The Edvard Grieg field is located in the Utsira High area of the North Sea, around 180 km west of Stavanger. The field, discovered in 2007, came on-stream in November 2015. The field, which is primarily oil, has been developed with a standalone platform, including processing and living quarters on a steel jacket construction.
Total reserves for Edvard Grieg are estimated at 187 million boe. The platform has been designed as a regional hub to receive and process hydrocarbons from current and future developments and discoveries in the area. The oil is transported via the Grane pipeline to the Sture terminal on the west coast of Norway, while gas is transported via a separate pipeline system to St. Fergus in Scotland.
The Ivar Aasen field is situated west of the Johan Sverdrup field in the North Sea and was discovered in 2008. The field came on-stream on 24 December 2016.
Ivar Aasen is comprised of resources from five North Sea licenses, PL 001B, 028B, 242, 338 and 547. The unitised field, including Wintershall’s Asha discovery, will be developed in two phases, where the deposits from the Ivar Aasen and West Cable reservoirs will be extracted via a manned production platform.
The selected development solution provides a pipeline link connecting the field with the nearby Edvard Grieg production platform for final processing and export of the extracted volumes. Edvard Grieg also provides lift gas and power for the Ivar Aasen production.
The Knarr field, including Knarr West, in the northern North Sea is expected to yield about 75-80 million barrels of recoverable oil equivalent. The field, formerly known as Jordbær, is in block 34/3, in an extension of the Tampen Spur area, around 45 kilometres north east of the Snorre field. The field came on-stream in March 2015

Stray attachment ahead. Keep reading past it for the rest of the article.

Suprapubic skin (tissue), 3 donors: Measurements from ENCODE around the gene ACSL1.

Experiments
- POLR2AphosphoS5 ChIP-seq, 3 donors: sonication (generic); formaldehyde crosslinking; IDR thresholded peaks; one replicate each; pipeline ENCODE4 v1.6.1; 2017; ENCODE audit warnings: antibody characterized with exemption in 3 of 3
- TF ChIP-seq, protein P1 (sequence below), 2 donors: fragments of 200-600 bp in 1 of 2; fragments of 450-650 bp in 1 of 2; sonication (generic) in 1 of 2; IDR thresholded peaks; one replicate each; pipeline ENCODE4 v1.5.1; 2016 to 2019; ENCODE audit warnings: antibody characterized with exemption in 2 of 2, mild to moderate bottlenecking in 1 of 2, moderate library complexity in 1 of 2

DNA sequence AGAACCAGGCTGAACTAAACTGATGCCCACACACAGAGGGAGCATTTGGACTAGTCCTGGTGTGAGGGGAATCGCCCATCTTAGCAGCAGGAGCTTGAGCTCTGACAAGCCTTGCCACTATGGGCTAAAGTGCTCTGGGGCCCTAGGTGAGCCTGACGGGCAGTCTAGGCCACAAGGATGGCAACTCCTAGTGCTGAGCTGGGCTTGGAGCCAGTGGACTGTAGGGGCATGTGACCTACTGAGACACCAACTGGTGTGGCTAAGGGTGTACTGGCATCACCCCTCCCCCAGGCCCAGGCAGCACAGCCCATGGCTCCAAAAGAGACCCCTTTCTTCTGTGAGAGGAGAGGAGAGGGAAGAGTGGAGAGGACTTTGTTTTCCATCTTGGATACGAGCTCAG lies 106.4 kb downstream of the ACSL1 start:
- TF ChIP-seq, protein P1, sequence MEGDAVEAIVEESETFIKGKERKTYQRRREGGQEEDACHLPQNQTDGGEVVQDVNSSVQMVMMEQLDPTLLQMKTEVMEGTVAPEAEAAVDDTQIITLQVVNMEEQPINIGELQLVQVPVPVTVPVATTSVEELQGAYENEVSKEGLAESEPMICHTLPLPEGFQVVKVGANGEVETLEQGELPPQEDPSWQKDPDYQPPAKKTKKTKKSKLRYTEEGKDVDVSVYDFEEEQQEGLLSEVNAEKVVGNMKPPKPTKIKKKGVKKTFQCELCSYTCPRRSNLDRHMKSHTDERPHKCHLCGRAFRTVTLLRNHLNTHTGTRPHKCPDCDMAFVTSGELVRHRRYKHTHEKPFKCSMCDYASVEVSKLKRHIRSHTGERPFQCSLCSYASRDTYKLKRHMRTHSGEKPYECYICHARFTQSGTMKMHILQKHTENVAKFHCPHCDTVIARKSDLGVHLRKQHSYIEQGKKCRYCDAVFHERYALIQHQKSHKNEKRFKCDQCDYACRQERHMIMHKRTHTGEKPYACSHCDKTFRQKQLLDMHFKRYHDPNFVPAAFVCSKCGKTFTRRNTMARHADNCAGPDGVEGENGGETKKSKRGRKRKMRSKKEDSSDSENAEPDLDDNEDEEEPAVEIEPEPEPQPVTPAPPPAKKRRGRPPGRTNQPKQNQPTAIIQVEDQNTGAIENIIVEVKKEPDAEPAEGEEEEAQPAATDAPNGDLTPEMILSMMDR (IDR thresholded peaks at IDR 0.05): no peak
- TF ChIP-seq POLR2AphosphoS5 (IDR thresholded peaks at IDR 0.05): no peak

Discovered in 2008, the field has been developed at a water depth of about 400 meters with two facilities on the sea bed and a floating production storage and offloading vessel (FPSO). The FPSO has a production capacity of 63,000 barrels per day.
Knarr is operated by A/S Norske Shell with 45 %. Idemitsu Petroleum Norge AS holds 25 %, while DEA Norge AS holds 10 % and Wintershall Norge AS holds 20 % in the field.
Gas + Oil
The Veslefrikk field lies 30 kilometres north of Oseberg in the Northern part of the North Sea (block 30/3 and 30/6) at a water depth of 185 metres. The dual facility field, serviced from a fixed steel wellhead facility and a semi-submersible facility, has been producing since 1989.
An oil pipeline is connected to the Oseberg Transport System (OTS) for transport to the Sture terminal. Veslefrikk is in tail production phase.